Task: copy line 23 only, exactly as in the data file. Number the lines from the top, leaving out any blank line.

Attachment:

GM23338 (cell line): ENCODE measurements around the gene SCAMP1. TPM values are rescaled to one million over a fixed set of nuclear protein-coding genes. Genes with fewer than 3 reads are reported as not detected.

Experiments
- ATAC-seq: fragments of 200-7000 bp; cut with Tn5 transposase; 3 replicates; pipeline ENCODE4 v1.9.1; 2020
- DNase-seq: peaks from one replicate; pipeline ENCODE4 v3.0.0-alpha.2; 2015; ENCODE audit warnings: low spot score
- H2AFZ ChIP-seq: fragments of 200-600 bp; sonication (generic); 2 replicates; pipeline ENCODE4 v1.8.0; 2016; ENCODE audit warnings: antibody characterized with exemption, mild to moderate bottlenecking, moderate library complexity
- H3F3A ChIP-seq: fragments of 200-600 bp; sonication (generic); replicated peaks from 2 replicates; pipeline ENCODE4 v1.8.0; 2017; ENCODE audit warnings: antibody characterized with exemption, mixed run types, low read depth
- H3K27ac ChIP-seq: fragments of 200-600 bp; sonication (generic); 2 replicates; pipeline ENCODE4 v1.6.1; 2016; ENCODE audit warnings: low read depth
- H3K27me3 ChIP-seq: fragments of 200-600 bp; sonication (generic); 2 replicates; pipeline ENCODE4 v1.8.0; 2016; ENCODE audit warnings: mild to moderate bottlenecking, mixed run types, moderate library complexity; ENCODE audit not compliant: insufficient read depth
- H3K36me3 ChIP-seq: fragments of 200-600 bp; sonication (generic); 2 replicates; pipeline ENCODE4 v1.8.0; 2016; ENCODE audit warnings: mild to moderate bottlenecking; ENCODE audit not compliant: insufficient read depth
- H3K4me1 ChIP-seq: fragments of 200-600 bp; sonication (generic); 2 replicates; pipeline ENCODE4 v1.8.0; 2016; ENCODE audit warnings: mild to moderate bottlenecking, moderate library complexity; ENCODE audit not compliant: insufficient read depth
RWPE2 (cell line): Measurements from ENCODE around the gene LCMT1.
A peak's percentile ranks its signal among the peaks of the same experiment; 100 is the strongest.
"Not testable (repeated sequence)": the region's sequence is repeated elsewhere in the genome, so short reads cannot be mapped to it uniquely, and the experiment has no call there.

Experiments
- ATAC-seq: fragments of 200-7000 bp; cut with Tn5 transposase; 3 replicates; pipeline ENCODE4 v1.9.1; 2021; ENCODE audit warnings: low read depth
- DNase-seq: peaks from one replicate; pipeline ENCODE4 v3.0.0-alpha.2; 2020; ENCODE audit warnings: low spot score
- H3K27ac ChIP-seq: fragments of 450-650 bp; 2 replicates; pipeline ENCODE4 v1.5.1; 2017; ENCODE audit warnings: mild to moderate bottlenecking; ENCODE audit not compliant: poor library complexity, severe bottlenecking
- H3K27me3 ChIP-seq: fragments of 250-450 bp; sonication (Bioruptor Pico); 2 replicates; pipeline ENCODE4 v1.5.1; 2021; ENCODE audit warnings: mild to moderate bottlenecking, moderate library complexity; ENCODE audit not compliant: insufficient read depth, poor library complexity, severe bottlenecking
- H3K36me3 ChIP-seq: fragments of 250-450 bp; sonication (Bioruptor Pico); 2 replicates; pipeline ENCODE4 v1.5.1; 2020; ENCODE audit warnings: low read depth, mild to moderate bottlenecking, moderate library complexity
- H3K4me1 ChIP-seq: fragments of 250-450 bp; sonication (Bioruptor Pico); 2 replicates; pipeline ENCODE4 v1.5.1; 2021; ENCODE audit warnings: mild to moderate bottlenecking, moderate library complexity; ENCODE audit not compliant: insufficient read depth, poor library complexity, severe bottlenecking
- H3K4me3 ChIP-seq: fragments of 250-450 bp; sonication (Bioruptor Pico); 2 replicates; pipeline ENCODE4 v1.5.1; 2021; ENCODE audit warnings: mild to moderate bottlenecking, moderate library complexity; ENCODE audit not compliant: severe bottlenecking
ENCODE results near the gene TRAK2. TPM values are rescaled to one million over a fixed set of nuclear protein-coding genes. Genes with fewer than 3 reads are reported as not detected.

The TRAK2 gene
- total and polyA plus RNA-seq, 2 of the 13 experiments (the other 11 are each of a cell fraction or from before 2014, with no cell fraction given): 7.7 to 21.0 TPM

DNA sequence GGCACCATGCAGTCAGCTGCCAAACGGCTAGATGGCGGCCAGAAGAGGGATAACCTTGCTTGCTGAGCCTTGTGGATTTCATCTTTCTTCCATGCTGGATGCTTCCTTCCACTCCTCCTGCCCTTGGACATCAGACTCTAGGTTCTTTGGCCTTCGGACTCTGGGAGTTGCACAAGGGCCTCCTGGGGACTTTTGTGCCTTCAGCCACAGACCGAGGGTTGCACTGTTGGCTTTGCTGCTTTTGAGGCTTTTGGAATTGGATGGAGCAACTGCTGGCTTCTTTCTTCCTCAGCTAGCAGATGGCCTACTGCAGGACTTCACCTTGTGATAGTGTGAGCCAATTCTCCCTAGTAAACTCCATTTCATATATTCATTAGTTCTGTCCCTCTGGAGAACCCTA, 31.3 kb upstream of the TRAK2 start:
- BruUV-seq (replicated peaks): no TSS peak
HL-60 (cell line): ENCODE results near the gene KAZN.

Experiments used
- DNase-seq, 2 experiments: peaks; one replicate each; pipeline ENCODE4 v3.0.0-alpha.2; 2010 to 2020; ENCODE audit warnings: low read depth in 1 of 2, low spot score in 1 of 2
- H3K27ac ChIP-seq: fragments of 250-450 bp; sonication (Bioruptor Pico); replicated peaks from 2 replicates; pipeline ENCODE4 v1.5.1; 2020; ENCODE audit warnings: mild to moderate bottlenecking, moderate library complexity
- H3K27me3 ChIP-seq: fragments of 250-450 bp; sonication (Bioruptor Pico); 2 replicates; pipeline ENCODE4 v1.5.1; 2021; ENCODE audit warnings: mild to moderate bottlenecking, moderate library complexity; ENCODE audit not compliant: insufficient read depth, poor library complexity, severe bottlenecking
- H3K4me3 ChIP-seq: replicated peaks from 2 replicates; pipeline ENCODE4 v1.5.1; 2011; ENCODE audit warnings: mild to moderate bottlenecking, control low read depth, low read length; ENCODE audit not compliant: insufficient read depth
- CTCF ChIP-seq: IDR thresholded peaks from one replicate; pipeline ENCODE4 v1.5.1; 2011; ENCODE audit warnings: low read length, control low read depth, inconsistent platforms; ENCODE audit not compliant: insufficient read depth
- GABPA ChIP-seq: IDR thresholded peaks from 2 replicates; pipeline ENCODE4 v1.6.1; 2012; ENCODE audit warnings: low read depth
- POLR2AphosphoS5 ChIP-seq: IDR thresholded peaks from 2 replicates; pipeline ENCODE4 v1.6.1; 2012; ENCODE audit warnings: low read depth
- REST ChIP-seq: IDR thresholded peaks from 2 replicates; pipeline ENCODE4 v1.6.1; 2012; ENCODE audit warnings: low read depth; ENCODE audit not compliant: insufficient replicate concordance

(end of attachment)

The TRAK2 gene